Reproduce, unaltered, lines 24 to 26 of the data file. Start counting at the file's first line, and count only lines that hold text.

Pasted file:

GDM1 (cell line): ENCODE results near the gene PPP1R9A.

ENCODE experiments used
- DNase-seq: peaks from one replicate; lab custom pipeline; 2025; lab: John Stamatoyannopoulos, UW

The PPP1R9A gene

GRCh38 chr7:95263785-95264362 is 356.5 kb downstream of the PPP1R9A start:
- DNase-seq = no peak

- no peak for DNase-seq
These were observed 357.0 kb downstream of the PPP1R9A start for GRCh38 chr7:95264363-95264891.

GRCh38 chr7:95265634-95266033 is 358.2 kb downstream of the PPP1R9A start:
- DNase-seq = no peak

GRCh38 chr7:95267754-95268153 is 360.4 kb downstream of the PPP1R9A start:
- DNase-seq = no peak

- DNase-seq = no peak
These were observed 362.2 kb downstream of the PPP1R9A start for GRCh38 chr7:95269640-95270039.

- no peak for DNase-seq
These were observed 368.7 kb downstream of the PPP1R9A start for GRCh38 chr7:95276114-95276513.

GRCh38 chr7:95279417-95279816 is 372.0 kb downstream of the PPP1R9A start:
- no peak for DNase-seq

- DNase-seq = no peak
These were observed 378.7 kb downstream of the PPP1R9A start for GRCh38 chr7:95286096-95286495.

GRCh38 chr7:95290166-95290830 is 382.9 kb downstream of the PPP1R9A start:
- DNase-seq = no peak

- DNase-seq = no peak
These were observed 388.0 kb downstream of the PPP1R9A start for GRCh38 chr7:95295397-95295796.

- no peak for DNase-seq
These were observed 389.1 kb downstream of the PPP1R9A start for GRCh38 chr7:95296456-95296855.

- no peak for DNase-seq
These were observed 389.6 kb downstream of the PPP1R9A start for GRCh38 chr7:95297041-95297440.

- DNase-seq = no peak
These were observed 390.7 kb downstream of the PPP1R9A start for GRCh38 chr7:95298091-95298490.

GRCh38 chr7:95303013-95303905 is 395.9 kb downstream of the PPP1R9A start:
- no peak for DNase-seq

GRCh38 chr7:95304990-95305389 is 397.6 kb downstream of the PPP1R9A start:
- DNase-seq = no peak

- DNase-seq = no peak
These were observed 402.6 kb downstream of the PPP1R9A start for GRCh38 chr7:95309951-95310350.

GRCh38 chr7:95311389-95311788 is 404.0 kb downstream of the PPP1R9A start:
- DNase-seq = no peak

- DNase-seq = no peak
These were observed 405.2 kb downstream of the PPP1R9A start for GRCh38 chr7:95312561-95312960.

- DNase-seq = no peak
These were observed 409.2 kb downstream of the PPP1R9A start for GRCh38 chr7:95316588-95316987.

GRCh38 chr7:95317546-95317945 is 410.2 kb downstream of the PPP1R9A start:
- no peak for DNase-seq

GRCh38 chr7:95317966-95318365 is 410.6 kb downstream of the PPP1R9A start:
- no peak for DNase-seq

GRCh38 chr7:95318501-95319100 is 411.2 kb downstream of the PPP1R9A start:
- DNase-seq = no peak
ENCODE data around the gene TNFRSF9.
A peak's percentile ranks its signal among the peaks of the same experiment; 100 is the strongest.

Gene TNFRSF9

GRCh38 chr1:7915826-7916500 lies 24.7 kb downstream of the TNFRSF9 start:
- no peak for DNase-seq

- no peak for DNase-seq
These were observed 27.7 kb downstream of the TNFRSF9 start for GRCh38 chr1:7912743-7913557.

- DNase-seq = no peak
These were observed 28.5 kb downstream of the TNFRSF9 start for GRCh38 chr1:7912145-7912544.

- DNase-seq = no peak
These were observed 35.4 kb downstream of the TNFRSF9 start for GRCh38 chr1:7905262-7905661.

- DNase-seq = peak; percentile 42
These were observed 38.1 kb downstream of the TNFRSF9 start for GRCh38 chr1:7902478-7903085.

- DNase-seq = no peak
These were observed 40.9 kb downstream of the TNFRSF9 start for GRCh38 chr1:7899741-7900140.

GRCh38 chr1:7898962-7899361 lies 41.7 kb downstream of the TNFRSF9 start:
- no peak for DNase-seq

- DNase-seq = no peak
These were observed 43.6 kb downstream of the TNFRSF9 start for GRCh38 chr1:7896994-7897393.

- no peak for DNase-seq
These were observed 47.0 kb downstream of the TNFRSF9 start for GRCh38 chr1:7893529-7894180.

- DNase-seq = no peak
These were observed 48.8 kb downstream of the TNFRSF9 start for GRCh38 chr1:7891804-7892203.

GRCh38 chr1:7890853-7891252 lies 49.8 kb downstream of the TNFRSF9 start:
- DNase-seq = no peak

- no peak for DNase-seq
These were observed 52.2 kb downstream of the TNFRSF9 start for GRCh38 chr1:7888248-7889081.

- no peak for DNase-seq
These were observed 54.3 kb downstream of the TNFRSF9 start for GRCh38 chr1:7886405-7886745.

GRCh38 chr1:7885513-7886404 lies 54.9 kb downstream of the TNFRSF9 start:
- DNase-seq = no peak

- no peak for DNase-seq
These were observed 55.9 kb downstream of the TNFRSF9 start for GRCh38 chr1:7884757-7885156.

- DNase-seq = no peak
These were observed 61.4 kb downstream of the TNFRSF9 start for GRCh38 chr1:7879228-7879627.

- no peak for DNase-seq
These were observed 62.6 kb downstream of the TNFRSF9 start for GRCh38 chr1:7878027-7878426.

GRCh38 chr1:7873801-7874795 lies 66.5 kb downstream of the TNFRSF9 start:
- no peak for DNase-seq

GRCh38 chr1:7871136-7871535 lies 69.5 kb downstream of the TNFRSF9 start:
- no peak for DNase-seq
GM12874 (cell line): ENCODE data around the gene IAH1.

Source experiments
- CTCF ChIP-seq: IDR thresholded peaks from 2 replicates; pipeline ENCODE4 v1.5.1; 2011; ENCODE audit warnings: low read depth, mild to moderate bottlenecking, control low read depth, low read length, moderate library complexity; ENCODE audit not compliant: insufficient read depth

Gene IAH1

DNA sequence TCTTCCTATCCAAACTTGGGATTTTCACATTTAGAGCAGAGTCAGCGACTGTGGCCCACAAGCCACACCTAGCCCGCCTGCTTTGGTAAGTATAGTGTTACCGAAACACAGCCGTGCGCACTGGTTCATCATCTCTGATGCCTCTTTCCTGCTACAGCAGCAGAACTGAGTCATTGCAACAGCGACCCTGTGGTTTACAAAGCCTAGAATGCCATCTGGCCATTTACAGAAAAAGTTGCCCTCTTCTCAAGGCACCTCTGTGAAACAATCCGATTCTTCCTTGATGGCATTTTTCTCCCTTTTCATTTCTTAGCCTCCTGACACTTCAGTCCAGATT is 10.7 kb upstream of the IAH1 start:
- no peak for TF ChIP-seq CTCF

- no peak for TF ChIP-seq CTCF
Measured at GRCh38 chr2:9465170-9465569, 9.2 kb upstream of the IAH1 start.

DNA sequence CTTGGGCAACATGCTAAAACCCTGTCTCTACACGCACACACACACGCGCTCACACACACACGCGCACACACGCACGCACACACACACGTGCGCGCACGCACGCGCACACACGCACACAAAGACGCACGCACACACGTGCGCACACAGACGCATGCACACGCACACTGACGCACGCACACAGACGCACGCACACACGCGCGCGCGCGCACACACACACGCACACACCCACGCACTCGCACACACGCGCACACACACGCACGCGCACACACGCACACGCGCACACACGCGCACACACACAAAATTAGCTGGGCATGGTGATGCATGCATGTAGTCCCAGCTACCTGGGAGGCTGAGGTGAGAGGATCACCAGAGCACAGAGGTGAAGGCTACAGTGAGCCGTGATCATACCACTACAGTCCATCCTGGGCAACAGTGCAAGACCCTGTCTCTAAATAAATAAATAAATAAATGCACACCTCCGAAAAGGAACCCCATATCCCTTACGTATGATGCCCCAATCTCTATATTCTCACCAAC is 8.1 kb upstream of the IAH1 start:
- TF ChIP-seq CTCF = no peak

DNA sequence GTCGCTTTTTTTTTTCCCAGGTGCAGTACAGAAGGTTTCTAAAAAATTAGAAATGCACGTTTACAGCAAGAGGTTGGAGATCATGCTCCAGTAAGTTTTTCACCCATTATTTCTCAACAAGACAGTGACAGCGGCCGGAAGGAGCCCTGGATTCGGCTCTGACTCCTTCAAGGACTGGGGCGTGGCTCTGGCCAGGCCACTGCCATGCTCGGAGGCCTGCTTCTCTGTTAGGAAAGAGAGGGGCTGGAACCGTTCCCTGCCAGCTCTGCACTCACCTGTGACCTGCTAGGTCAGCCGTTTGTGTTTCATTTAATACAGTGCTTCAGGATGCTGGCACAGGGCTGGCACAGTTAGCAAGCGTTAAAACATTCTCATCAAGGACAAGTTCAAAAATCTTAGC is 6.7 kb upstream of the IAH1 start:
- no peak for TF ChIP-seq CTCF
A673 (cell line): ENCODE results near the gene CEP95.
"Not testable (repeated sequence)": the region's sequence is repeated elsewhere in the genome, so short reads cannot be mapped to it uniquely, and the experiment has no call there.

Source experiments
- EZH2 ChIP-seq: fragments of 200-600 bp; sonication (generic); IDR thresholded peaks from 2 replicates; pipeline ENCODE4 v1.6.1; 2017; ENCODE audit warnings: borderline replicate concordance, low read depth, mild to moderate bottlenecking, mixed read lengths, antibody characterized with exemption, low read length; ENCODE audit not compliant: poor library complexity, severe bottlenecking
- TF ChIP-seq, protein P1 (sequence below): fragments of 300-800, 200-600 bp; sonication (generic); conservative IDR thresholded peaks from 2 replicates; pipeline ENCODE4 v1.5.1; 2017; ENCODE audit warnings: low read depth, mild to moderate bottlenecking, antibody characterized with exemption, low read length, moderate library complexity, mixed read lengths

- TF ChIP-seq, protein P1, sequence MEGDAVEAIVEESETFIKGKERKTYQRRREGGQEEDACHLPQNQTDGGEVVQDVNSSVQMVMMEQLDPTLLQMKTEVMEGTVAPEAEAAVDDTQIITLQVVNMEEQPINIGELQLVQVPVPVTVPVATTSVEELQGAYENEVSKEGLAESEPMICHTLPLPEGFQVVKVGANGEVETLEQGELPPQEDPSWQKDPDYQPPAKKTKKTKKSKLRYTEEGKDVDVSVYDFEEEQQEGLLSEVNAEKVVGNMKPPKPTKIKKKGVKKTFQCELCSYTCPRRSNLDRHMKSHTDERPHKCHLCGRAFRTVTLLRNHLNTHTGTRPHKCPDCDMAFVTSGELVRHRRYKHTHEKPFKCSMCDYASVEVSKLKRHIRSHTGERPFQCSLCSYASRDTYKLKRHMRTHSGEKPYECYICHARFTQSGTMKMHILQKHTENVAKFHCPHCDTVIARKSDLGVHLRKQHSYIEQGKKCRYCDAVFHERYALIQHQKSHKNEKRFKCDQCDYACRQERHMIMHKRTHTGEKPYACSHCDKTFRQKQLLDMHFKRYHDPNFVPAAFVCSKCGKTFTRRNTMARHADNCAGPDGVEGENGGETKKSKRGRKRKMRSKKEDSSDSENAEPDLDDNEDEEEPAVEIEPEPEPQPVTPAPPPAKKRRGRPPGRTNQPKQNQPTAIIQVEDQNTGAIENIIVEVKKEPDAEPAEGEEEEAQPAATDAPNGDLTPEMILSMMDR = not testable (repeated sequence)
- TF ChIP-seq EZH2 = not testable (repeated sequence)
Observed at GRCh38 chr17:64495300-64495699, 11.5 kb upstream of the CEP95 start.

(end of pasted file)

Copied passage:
These were observed 388.0 kb downstream of the PPP1R9A start for GRCh38 chr7:95295397-95295796.

- no peak for DNase-seq
These were observed 389.1 kb downstream of the PPP1R9A start for GRCh38 chr7:95296456-95296855.